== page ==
Breast cancer grows and spreads through many stages, and can start in different parts of the breast. Some types of breast cancer cause lumps, others form no lumps. Some forms of it spread very quickly throughout the body, while others spread more slowly. Because breast cancer spreads and forms at different rates and in different areas of the breast, treating it is no easy task. It is also unlikely that we will one day have a “cure” for breast cancer — one size cannot fit all.

Despite the complicated nature of breast cancer, scientists feel a responsibility to understand it as much as possible in efforts to find new treatment methods and forms of a cure. Over the years they have made great strides in their research by studying mice. These mice serve as an essential step between early research on mammary cells and clinical trials in humans.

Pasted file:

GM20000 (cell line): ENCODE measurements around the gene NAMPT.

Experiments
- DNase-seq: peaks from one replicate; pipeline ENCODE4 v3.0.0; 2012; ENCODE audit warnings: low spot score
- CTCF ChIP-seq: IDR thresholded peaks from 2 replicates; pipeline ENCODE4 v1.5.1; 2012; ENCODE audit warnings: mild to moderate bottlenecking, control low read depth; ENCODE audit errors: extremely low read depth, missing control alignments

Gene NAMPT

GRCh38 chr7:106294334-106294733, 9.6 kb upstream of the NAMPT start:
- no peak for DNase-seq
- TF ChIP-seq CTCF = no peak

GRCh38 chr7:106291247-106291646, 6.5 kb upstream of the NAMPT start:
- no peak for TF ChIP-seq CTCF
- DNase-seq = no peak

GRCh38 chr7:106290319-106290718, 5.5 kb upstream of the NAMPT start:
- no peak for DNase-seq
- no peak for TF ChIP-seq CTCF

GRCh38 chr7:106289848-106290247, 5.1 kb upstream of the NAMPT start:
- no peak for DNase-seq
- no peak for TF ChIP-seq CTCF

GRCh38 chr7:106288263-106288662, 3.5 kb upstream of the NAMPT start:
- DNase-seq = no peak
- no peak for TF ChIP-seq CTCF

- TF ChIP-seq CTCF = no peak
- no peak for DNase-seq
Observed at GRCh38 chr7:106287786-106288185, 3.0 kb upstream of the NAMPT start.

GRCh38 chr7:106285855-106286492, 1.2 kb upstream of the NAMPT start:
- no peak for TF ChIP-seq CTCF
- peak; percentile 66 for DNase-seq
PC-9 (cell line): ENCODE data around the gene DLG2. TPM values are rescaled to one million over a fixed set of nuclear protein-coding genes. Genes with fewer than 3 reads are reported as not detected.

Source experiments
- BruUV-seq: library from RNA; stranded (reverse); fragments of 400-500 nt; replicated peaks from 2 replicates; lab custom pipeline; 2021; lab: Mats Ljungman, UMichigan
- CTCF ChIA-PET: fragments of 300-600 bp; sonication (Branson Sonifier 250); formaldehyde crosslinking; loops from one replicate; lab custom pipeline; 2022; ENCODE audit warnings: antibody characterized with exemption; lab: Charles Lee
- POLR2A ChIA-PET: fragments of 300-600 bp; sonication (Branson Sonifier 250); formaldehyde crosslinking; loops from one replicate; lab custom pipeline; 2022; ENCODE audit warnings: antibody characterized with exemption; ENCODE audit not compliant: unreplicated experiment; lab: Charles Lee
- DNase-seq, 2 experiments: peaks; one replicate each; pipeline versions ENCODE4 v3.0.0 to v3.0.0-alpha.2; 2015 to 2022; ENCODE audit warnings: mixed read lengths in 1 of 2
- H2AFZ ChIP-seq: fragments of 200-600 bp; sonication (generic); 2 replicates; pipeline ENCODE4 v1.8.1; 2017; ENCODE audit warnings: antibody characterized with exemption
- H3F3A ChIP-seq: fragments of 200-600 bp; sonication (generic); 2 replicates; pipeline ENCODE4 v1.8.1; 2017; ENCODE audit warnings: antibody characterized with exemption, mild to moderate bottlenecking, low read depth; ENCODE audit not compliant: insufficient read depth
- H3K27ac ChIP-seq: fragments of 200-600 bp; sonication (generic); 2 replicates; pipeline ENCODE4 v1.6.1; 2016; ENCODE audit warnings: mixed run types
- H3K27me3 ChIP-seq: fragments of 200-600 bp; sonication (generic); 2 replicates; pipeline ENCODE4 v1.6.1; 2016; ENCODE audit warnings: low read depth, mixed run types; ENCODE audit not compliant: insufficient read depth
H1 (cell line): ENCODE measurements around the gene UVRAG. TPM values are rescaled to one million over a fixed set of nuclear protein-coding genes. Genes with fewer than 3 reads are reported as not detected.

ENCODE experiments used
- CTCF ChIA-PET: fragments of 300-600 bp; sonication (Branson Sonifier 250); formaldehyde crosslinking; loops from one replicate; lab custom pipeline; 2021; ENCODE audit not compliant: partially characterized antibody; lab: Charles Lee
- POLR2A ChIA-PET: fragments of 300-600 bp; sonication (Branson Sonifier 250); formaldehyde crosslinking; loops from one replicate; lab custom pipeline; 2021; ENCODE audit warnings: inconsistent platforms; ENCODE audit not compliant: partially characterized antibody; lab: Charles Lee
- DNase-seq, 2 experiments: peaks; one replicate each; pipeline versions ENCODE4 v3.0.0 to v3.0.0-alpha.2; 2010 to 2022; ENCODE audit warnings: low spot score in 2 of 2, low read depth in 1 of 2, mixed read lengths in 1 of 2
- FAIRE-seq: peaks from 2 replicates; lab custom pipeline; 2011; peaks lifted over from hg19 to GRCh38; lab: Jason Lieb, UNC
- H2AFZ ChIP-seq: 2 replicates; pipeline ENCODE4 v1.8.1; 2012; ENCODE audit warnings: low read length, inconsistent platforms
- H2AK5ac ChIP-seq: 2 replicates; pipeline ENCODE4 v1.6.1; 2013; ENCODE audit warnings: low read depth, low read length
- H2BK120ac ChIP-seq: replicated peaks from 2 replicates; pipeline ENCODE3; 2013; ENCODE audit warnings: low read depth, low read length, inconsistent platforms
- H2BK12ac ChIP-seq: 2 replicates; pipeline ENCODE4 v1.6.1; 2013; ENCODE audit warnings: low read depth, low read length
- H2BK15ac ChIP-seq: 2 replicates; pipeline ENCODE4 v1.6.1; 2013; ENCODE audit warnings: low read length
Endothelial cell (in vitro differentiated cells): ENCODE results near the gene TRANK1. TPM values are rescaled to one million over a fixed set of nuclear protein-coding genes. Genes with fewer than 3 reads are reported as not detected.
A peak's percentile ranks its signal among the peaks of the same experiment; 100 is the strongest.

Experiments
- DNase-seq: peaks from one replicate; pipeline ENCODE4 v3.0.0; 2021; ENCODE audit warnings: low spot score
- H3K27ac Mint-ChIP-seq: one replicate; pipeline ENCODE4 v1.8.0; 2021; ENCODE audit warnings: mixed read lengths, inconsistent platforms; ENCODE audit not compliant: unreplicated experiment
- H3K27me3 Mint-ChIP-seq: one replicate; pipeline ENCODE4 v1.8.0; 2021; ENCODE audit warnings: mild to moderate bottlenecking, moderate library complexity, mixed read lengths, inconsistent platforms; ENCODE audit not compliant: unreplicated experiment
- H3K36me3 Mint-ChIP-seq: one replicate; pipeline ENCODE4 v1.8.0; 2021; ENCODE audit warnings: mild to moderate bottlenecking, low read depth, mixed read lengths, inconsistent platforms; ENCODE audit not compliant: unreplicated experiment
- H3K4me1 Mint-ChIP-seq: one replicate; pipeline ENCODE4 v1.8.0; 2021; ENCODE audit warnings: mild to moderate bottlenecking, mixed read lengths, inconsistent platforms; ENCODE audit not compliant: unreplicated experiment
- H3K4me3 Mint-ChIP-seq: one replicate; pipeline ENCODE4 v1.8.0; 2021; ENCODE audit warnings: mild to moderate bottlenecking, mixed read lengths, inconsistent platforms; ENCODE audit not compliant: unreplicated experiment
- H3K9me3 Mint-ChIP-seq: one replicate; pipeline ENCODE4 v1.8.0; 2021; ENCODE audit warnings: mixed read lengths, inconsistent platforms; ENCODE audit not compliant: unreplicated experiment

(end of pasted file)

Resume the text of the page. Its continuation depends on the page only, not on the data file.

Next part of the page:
Over the course of this month, I will highlight some of the key findings scientists have discovered about breast cancer through their studies in mice.

1854 to 1903 — The first mouse mammary tumors

The first discovery of a mammary tumor in a mouse was in 1854. In these early days, scientists were able to find tumors spontaneously growing in female mice kept as pets and in the wild. Although they were able to detect and describe these tumors, it was difficult to understand where they came from, and how they grew and possibly spread or metastasized.

Thankfully in 1903, Dr. Carl Jensen developed a line of “high tumor” mice that readily grew mammary tumors, which could be easily transplanted to other mice. By transplanting the tumors in other mice, they could measure how and where the tumors spread, in otherwise healthy mice.